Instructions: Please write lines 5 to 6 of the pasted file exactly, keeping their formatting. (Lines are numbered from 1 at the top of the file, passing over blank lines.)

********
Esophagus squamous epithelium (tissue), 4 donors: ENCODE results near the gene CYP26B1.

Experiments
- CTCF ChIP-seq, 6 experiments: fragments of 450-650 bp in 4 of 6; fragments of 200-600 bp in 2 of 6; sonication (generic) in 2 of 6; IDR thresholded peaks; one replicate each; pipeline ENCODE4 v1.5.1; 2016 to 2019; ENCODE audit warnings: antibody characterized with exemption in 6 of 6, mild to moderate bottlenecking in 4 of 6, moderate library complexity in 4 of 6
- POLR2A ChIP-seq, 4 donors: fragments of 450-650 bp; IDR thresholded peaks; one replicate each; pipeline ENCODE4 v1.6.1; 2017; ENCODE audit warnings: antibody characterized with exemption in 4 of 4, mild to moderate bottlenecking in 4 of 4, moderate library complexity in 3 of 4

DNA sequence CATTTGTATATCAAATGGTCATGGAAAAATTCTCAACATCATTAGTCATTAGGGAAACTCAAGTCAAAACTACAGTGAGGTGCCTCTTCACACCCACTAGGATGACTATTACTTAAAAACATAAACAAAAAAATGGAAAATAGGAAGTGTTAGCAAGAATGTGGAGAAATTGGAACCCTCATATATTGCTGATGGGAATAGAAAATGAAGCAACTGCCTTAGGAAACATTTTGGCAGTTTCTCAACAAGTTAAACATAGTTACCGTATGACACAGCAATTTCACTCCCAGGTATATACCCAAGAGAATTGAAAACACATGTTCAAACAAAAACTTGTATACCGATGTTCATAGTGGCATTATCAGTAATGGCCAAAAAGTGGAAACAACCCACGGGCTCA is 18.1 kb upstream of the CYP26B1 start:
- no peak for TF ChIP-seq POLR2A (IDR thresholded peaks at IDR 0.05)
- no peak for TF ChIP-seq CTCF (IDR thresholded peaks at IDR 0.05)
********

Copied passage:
DNA sequence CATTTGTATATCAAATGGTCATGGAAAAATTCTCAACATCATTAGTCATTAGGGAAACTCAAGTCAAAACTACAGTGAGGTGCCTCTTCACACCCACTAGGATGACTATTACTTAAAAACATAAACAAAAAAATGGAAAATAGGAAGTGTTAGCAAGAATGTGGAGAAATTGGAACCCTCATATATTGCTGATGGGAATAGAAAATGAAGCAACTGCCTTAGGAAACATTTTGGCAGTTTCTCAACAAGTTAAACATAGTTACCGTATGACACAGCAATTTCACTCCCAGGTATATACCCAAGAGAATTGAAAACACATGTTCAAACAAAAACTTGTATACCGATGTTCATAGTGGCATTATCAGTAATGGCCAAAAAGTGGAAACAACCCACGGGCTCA is 18.1 kb upstream of the CYP26B1 start:
- no peak for TF ChIP-seq POLR2A (IDR thresholded peaks at IDR 0.05)